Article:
My sense of financial security had become my worst enemy. I held on to my position, my performance and my addiction to work with a grip tighter than I held on to my relationships. I was no fool, and work is hard to come by. I was co-owner of a residential home construction business for 20 years before this job. I know what tough times are, the “feast or famine” as my partner and I called it. In this position, like my previous, time was spent in relentless hours in the pursuit of raising the bar, for me, and those around me. Usually, I was the first one in my office and the last to leave. I loved to work. The harder I worked, the more work was expected. I loved the insanity. If I was to live life the way I knew deep inside it should be lived, the insanity had to stop.

I walked out of the doors I had unlocked and opened for the staff for eleven years never to return.

That was July 1, 2014.

These months have been challenging beyond anything I could have expected. My bank account shows it. The balance I had acquired over the years, now carefully stretch out to meet the other demands I placed on myself. Numbers show how quickly years drift in to the abyss.

Life, as I know it now, prompts me to dig deep; to move beyond my performance addiction and my lust for meeting an unattainable standard.

I am moving past in order to move forward.

Will I be able trust God with my future, my financial security, to live life on the new edge, with only Him to hang on to?  Will I listen to Him, to write the words burning in my chest? Will I let go of writing words for an empty report or to calculate numbers for a statistic that will change in 30 days?

Yes, I am doing it now, imperfect as it is.

My Winnowing Life Part One Bethany at home writing

Taking a look back, this journey began in late 2013 when praying… a simple two-word prayer, ” BREAK ME! “.  It’s all I could say. I made this decision lying on my floor, face down and arms stretched out. I was broken before the carefully spoken words left my lips and floated in the air.  I knew what they meant. I was exhausted in my complicated spirit and ready for God to take over the control I often struggle with.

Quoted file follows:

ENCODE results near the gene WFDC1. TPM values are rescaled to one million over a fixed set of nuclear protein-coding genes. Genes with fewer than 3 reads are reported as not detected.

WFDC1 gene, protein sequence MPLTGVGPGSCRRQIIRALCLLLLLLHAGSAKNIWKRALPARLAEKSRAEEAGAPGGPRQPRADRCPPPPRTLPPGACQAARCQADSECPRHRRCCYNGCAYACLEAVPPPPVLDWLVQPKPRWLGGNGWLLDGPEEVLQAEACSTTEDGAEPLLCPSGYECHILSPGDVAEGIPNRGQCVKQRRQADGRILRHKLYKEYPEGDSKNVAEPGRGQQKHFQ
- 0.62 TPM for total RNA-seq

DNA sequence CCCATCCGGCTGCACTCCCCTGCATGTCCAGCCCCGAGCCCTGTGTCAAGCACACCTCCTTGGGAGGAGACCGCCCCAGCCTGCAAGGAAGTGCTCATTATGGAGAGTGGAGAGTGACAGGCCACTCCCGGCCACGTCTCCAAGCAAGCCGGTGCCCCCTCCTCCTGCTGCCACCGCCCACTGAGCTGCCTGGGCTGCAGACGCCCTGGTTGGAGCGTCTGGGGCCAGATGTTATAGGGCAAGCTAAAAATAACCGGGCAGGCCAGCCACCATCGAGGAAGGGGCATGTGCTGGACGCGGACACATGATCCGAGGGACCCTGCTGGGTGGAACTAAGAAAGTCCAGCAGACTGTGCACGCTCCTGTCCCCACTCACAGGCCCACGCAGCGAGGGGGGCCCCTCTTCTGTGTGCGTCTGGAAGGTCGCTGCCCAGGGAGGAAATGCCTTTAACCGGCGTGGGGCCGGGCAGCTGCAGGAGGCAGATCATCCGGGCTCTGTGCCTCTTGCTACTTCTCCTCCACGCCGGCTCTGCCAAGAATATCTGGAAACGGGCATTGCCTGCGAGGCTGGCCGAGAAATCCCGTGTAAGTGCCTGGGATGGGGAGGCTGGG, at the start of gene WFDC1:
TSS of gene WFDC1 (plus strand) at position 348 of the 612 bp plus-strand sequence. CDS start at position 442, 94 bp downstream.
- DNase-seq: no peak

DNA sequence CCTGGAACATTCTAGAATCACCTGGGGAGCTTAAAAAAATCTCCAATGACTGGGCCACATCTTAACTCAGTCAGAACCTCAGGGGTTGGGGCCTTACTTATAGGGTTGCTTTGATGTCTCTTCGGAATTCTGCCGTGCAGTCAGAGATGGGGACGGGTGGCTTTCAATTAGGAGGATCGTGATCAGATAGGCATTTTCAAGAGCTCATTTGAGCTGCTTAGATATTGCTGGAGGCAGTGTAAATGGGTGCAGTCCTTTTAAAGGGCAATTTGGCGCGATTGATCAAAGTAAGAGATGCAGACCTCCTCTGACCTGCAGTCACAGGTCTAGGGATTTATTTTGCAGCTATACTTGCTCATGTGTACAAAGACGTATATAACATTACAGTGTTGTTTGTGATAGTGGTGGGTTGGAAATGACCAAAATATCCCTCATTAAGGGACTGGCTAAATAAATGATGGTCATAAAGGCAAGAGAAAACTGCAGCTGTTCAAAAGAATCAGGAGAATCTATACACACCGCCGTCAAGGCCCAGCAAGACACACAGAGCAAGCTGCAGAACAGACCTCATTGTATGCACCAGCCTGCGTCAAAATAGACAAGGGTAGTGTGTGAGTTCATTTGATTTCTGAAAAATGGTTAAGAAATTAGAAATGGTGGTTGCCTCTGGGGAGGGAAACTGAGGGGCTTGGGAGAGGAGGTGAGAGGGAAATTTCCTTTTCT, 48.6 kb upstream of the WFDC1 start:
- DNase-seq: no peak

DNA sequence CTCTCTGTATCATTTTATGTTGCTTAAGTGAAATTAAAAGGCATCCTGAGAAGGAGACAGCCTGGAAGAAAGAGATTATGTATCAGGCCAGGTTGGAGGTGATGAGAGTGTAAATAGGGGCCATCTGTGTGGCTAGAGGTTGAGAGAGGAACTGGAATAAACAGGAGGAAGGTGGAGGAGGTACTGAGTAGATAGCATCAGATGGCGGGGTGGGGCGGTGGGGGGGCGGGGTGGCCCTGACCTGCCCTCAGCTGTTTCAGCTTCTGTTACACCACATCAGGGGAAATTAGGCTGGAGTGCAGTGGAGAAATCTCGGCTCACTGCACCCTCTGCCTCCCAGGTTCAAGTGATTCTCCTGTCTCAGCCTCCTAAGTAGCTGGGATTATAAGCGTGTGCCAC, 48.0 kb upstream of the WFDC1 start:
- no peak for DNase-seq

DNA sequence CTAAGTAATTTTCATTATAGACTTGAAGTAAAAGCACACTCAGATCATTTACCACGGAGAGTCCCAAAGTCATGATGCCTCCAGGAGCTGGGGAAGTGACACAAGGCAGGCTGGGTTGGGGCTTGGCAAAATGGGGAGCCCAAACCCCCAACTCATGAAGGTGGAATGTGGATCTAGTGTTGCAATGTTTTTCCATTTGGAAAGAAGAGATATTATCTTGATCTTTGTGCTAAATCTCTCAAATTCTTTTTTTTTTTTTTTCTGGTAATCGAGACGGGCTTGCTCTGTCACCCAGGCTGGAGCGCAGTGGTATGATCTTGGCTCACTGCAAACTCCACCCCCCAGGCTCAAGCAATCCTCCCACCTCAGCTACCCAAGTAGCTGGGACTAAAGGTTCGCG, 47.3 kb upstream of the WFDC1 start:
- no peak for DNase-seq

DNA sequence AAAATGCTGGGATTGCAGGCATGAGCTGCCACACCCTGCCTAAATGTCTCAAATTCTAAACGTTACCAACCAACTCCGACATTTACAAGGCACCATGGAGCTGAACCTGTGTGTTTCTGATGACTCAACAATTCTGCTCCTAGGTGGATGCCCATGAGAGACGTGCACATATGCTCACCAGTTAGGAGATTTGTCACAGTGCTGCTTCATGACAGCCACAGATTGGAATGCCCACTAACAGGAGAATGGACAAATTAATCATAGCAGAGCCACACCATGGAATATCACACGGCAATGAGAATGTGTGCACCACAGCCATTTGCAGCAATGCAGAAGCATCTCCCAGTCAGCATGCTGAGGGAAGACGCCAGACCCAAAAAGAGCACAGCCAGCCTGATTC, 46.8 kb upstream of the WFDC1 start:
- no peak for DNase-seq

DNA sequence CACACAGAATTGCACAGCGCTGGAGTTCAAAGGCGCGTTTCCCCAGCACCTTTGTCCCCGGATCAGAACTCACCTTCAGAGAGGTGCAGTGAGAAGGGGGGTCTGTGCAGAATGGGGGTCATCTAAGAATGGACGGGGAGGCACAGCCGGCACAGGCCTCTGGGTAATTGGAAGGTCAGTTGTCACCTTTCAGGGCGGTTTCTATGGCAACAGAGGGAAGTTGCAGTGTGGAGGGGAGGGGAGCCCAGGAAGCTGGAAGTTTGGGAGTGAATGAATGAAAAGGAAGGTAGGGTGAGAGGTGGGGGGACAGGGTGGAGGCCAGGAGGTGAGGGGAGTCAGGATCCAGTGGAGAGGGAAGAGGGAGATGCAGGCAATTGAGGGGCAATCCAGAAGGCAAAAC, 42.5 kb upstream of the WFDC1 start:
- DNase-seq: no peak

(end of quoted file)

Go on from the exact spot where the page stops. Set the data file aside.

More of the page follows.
Truthfully, I couldn’t possibly understand the spiritual ramifications of the winnowing process that would take place in my life. However, I was purposefully willing for the process to take place. I was wanting God, desiring God, needing God and I know He was wanting me. I was lost somewhere along the way in all those long empty hours of work. Did I want what He wanted for my life more than what I had chosen for myself?

The moment came, when I folded that piece of paper, slipped it into the envelope and stopped the insanity. I moved out of the way and invited God to once again sit back down in the director’s chair of my life.

Taking the steps forward walking down that old sidewalk for the last time I could feel the sun again, with the deep “knowing” that the winnowing process was good.  In my new journey, I will be okay in His tender hands.

The new path.

The new path.

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120 MPH, 250 Feet of Pavement and Broken: The story of one young man on a motorcycle, one long stretch of road, and a two word prayer that becomes a journey. ©